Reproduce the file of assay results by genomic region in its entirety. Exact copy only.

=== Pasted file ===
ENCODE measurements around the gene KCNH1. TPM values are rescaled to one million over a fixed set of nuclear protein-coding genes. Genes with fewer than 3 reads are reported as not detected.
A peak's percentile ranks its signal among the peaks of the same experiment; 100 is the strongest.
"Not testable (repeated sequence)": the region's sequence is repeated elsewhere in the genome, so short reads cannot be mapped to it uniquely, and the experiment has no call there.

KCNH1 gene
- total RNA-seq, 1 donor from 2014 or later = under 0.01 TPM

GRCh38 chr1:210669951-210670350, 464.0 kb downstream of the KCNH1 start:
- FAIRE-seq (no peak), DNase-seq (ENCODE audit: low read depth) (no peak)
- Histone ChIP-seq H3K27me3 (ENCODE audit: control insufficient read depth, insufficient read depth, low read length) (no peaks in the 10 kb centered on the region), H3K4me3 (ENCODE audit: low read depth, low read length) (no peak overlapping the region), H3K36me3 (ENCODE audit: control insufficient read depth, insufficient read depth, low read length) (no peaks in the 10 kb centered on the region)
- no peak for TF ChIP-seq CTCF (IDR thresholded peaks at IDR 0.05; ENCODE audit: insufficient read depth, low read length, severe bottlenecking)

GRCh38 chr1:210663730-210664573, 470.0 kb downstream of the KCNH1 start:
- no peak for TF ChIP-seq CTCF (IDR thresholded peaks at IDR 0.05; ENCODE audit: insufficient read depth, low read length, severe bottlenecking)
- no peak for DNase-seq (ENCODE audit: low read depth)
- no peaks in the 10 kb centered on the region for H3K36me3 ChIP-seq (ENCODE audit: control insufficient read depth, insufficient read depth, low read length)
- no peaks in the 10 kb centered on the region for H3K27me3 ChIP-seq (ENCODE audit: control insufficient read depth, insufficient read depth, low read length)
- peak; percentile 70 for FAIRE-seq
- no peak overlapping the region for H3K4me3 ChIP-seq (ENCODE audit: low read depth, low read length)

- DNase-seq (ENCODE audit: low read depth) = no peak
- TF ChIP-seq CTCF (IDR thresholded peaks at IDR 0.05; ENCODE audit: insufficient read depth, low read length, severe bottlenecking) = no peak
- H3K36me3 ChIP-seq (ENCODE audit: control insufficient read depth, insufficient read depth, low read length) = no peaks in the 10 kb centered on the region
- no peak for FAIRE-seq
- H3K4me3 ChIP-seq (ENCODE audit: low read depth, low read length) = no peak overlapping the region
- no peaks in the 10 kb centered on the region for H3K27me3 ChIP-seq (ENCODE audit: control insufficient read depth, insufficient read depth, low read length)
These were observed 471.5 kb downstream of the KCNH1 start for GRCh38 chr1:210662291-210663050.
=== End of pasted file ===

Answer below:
ENCODE measurements around the gene KCNH1. TPM values are rescaled to one million over a fixed set of nuclear protein-coding genes. Genes with fewer than 3 reads are reported as not detected.
A peak's percentile ranks its signal among the peaks of the same experiment; 100 is the strongest.
"Not testable (repeated sequence)": the region's sequence is repeated elsewhere in the genome, so short reads cannot be mapped to it uniquely, and the experiment has no call there.

KCNH1 gene
- total RNA-seq, 1 donor from 2014 or later = under 0.01 TPM

GRCh38 chr1:210669951-210670350, 464.0 kb downstream of the KCNH1 start:
- FAIRE-seq (no peak), DNase-seq (ENCODE audit: low read depth) (no peak)
- Histone ChIP-seq H3K27me3 (ENCODE audit: control insufficient read depth, insufficient read depth, low read length) (no peaks in the 10 kb centered on the region), H3K4me3 (ENCODE audit: low read depth, low read length) (no peak overlapping the region), H3K36me3 (ENCODE audit: control insufficient read depth, insufficient read depth, low read length) (no peaks in the 10 kb centered on the region)
- no peak for TF ChIP-seq CTCF (IDR thresholded peaks at IDR 0.05; ENCODE audit: insufficient read depth, low read length, severe bottlenecking)

GRCh38 chr1:210663730-210664573, 470.0 kb downstream of the KCNH1 start:
- no peak for TF ChIP-seq CTCF (IDR thresholded peaks at IDR 0.05; ENCODE audit: insufficient read depth, low read length, severe bottlenecking)
- no peak for DNase-seq (ENCODE audit: low read depth)
- no peaks in the 10 kb centered on the region for H3K36me3 ChIP-seq (ENCODE audit: control insufficient read depth, insufficient read depth, low read length)
- no peaks in the 10 kb centered on the region for H3K27me3 ChIP-seq (ENCODE audit: control insufficient read depth, insufficient read depth, low read length)
- peak; percentile 70 for FAIRE-seq
- no peak overlapping the region for H3K4me3 ChIP-seq (ENCODE audit: low read depth, low read length)

- DNase-seq (ENCODE audit: low read depth) = no peak
- TF ChIP-seq CTCF (IDR thresholded peaks at IDR 0.05; ENCODE audit: insufficient read depth, low read length, severe bottlenecking) = no peak
- H3K36me3 ChIP-seq (ENCODE audit: control insufficient read depth, insufficient read depth, low read length) = no peaks in the 10 kb centered on the region
- no peak for FAIRE-seq
- H3K4me3 ChIP-seq (ENCODE audit: low read depth, low read length) = no peak overlapping the region
- no peaks in the 10 kb centered on the region for H3K27me3 ChIP-seq (ENCODE audit: control insufficient read depth, insufficient read depth, low read length)
These were observed 471.5 kb downstream of the KCNH1 start for GRCh38 chr1:210662291-210663050.